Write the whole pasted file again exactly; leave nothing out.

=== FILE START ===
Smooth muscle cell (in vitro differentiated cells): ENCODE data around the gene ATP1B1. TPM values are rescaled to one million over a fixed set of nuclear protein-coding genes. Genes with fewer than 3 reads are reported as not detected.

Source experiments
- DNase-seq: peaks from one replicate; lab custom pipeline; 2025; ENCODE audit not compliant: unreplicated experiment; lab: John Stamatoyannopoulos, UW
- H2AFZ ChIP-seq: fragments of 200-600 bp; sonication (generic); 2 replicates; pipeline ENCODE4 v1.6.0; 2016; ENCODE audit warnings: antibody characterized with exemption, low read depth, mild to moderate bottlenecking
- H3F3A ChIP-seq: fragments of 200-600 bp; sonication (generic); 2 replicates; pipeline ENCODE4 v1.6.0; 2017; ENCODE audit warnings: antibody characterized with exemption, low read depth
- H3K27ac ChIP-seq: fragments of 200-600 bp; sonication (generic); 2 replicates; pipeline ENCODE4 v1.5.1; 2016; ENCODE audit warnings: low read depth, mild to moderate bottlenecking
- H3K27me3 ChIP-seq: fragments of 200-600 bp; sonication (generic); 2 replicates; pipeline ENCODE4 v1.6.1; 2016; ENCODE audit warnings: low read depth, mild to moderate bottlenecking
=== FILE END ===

Smooth muscle cell (in vitro differentiated cells): ENCODE data around the gene ATP1B1. TPM values are rescaled to one million over a fixed set of nuclear protein-coding genes. Genes with fewer than 3 reads are reported as not detected.

Source experiments
- DNase-seq: peaks from one replicate; lab custom pipeline; 2025; ENCODE audit not compliant: unreplicated experiment; lab: John Stamatoyannopoulos, UW
- H2AFZ ChIP-seq: fragments of 200-600 bp; sonication (generic); 2 replicates; pipeline ENCODE4 v1.6.0; 2016; ENCODE audit warnings: antibody characterized with exemption, low read depth, mild to moderate bottlenecking
- H3F3A ChIP-seq: fragments of 200-600 bp; sonication (generic); 2 replicates; pipeline ENCODE4 v1.6.0; 2017; ENCODE audit warnings: antibody characterized with exemption, low read depth
- H3K27ac ChIP-seq: fragments of 200-600 bp; sonication (generic); 2 replicates; pipeline ENCODE4 v1.5.1; 2016; ENCODE audit warnings: low read depth, mild to moderate bottlenecking
- H3K27me3 ChIP-seq: fragments of 200-600 bp; sonication (generic); 2 replicates; pipeline ENCODE4 v1.6.1; 2016; ENCODE audit warnings: low read depth, mild to moderate bottlenecking